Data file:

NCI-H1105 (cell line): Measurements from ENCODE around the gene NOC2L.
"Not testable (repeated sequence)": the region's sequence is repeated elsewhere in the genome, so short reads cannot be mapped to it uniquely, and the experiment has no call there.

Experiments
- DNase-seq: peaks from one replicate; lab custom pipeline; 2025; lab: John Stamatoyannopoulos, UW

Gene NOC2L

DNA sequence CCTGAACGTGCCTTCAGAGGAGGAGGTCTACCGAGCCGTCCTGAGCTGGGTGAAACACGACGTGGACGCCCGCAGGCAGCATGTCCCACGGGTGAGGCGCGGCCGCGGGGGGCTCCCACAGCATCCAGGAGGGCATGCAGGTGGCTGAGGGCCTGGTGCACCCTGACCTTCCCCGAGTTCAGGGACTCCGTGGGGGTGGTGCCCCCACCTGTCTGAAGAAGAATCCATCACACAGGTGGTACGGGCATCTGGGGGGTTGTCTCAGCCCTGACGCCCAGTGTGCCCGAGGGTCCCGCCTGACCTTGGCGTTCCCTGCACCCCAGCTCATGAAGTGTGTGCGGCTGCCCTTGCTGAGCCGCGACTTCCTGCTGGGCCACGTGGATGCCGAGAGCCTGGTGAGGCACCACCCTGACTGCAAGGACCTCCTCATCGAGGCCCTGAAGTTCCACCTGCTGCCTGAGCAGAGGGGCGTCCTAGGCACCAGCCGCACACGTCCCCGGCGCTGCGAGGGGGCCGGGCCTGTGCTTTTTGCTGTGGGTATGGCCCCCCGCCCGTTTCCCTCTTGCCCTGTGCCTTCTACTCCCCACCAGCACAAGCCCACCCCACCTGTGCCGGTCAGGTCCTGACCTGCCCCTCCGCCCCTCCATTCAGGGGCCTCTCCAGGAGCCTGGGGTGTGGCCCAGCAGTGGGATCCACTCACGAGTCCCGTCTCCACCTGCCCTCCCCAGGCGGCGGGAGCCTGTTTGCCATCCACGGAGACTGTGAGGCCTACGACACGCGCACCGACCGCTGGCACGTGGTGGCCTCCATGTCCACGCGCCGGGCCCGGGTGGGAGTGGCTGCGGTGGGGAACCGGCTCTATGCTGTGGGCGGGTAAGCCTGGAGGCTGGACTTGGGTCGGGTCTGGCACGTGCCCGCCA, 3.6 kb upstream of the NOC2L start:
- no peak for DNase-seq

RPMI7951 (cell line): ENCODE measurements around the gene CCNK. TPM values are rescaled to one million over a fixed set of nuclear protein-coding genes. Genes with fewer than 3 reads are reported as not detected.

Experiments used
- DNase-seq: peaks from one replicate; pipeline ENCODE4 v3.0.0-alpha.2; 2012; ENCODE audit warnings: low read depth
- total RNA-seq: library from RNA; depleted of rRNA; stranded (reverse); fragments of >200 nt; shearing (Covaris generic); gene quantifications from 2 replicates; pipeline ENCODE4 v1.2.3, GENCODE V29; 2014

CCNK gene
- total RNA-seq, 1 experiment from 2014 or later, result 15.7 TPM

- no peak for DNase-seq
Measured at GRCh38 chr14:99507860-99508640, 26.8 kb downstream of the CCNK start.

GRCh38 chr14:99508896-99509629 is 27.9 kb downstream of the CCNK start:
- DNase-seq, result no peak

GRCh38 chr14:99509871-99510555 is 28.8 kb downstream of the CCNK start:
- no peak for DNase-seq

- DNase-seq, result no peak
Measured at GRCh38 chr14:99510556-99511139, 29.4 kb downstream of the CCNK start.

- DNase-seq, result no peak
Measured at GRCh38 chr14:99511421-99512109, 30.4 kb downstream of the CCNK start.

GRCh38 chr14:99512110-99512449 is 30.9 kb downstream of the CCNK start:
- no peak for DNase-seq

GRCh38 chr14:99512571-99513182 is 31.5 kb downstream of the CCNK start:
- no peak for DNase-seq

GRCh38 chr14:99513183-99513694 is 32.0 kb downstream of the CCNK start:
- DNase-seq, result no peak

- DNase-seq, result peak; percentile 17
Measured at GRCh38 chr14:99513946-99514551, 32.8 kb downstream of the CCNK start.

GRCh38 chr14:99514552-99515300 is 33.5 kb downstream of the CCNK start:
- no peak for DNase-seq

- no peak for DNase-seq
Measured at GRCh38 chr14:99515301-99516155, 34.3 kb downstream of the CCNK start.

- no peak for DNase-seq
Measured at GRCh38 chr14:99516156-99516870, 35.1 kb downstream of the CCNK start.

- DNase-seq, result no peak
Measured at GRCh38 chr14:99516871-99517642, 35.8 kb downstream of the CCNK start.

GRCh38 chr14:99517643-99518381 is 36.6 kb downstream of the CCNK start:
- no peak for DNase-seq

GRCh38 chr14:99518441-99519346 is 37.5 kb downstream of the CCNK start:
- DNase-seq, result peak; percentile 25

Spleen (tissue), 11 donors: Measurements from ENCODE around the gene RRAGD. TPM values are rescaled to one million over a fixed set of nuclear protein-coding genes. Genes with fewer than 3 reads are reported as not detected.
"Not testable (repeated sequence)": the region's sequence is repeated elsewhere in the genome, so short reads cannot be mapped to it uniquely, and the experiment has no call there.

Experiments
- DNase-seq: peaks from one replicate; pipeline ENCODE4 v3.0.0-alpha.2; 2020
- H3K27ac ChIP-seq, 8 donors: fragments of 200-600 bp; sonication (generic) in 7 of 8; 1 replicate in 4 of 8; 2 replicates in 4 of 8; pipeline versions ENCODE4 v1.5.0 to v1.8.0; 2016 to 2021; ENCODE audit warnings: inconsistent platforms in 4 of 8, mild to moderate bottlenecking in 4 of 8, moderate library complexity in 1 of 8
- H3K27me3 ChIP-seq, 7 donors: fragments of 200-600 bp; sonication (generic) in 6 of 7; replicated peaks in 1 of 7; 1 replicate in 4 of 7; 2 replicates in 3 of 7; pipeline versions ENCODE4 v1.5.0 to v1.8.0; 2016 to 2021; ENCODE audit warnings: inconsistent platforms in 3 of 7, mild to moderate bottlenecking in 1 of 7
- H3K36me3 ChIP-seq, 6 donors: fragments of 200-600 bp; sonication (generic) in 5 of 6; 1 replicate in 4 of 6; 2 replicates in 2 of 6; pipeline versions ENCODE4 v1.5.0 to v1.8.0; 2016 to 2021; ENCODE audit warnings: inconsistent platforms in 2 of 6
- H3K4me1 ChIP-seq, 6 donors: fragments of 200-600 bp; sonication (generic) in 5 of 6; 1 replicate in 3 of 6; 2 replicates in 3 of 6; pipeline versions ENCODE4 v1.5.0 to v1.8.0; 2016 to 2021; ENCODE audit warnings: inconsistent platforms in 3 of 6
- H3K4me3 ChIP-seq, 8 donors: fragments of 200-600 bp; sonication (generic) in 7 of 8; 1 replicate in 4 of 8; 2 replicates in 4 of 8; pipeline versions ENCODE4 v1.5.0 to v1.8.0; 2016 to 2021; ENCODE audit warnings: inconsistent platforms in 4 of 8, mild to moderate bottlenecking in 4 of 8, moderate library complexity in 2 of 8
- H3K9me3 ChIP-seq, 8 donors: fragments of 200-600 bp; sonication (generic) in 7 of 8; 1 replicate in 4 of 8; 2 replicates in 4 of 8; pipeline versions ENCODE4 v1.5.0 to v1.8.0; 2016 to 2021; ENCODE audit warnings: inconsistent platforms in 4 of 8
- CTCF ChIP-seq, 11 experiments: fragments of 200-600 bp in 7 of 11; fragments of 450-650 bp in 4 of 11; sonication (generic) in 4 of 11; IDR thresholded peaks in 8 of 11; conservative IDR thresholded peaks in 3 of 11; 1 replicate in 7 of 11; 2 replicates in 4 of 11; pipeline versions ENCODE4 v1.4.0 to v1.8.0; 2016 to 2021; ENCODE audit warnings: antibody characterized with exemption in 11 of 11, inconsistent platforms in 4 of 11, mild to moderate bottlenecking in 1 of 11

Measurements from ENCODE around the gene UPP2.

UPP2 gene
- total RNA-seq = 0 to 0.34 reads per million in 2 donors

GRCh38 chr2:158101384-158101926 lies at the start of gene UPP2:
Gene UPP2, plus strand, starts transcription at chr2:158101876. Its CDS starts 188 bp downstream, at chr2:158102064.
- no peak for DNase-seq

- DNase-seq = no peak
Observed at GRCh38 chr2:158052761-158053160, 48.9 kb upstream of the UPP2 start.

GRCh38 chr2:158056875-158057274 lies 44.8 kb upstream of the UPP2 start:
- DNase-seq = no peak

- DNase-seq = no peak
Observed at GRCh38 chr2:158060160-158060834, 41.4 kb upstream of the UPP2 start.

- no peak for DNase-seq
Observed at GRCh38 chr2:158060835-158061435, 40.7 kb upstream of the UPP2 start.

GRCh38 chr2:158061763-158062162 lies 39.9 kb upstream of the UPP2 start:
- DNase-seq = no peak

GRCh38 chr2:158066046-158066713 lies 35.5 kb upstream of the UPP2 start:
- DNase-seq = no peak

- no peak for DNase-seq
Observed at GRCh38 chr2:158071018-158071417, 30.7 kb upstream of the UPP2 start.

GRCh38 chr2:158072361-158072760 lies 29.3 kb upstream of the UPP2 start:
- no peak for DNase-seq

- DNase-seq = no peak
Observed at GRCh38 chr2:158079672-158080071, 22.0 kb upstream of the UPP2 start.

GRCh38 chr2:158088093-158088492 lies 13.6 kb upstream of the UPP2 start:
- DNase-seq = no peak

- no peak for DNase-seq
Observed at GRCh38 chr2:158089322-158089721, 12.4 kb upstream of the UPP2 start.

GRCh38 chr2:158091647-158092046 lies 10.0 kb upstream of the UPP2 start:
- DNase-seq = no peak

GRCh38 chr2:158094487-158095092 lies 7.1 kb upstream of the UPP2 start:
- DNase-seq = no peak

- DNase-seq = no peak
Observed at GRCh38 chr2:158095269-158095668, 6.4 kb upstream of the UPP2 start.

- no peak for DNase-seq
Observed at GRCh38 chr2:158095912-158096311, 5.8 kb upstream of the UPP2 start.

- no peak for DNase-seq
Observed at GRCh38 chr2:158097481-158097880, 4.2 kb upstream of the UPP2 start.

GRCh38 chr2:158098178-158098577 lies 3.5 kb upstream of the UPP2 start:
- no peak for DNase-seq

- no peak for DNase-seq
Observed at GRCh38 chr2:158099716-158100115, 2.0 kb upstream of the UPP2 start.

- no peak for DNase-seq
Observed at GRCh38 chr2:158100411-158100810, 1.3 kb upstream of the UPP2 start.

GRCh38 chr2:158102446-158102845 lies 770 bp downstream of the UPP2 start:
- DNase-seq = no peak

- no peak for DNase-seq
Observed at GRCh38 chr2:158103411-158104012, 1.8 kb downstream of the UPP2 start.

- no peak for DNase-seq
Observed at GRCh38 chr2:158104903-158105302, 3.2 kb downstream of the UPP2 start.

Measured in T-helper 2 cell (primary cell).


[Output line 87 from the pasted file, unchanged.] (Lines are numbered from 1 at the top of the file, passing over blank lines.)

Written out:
- DNase-seq = no peak